The Fresh Loaf

A Community of Amateur Bakers and Artisan Bread Enthusiasts.


David Esq.'s picture
David Esq.


These are really the first loaves I am baking without a formula.  Forkish's FWS&Y had a formula for same day 75% whole wheat bread, on which these loaves are loosely based.  I wound up baking them and freezing them before cutting them, so I do not know how the crumb is, or what they taste like.

I did not bake the breads according to a plan and did not note what was in them.  I believe it is 500 grams of AP flour, with the remaining 500 grams being freshly milled whole wheat and rye.  I just have no idea what percentage of each I used, basically pouring what I had on hand into the bowl, until it came to 500 grams, and then milled.

I also did not use 80% hydration but reduced it to something lower. I did not note that either. I am guessing it was closer to 73-75%.  I figured that I did not need it so high with less whole wheat than he had called for.

I thought it was very cool how baking seam side up gave two completely different looks to the bread.  I shaped one of them "alla Tartine" and one of them according to my interpretation of Forkish.

Here is a closeup of the crust on one of them:

PetraR's picture

I love the colour of the crust, beautiful dark and YUMMY.

What a shame you did not note down the forumula * naughty David lol *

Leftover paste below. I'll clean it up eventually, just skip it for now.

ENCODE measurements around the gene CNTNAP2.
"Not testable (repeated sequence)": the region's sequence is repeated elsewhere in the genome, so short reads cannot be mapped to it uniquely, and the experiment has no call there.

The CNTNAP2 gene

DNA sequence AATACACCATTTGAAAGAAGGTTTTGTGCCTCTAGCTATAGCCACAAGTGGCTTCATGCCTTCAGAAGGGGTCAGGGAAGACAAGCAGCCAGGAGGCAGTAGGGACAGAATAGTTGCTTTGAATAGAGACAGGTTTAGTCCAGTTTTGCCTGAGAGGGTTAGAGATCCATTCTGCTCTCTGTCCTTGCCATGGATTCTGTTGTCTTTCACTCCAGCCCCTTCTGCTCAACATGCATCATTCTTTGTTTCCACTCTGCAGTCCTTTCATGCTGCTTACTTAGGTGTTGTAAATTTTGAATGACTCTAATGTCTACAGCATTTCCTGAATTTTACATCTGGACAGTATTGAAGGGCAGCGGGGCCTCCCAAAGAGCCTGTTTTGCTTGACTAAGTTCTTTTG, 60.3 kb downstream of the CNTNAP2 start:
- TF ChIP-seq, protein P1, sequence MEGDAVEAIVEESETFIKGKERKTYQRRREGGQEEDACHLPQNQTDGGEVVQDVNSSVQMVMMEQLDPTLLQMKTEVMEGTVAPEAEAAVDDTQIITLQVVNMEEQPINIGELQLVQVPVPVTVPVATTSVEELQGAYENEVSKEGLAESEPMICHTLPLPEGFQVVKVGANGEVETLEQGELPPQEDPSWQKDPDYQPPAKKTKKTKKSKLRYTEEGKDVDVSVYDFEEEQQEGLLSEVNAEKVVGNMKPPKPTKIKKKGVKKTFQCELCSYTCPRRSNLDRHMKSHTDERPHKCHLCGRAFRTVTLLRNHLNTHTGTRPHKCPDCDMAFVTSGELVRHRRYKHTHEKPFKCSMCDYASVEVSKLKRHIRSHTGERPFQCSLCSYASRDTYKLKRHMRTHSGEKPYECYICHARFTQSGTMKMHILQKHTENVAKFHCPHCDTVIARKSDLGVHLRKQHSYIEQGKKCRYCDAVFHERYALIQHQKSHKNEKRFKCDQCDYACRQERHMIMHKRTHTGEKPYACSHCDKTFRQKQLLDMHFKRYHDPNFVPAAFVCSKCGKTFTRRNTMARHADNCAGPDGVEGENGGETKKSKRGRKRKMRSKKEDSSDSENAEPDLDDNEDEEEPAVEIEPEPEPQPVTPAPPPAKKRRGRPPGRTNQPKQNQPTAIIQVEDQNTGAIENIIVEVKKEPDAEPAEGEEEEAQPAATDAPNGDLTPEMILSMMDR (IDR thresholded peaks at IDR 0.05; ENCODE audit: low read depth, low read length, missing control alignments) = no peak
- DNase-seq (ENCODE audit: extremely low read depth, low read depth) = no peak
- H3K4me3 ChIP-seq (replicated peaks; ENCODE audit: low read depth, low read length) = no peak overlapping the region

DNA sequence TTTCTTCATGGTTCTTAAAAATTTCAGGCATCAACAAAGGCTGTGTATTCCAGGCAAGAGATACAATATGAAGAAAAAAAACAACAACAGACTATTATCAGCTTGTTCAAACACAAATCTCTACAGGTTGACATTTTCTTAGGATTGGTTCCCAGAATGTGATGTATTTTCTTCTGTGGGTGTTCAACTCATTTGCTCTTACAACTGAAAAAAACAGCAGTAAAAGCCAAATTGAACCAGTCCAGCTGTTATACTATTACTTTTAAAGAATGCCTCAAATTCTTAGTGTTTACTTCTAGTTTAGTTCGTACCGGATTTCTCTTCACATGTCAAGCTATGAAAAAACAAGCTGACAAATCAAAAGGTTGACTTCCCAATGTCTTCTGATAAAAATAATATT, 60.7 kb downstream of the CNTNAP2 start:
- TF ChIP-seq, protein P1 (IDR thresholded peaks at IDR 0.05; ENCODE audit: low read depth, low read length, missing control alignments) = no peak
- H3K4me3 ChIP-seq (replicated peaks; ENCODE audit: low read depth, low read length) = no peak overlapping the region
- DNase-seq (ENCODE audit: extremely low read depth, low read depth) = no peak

When I am in the new house on Saturday I shall bake my first loaf of bread there before I even start unpacking . ha

I have all my stuff I need for bread baking in my plastic container which I take with me first thing. 

Oh happy days.


Les Nightingill's picture
Les Nightingill

What is the "different look" that you're referring to, David, comparing seam-up with seam-down? Did you see any difference in oven spring between the two? Were they baked sequentially or simultaneously?


David Esq.'s picture
David Esq.

The different look was how the loaves burst. Both were proofed seam down alla Forkish. However, they were shaped dofferenly following Robertson's boule instructions for one and Forkish's for the other.

They were baked side by side in Lodge combo cookers. I didn't photograph then or weigh them or note which was shaped one way versus the other. The Forkish way felt weird. I could not fold it from four points each all across the dough because it seemed to be too many folds. So when I realized that after a couple of the folds I winged it and started forming it into the boule.

nmygarden's picture

Your loaves are gorgeous, David! You are crossing a barrier from trusting and applying the knowledge from others to developing and exercising your own. Congratulations!

...and yes, it's probably a good thing to write it down, but it's fun to "just wing it" and take pride in a successful outcome!



dabrownman's picture

great spring and bloom.  Love the crunchy crust and color of this bread.,  At 50% whole grains it should be tasty enough even if coming out of the freezer - which should be no problem at all.  Well Done and

Happy baking

Kiseger's picture

Very impressed with the improv!  Wish I could achieve such a beautiful crust and seam, really well done, they're beautiful.  Bet they'll taste great too!  

Mebake's picture

Both are fine looking loaves, David. Good job.


David Esq.'s picture
David Esq.

So, I brought one loaf to North Carolina where my Aunt and Uncle were suitably impressed, and this week I ate the other when I returned back home.  The crumb was very fine for sandwich bread. The taste was good.  But it was not as good (to me) as the overnight country brown.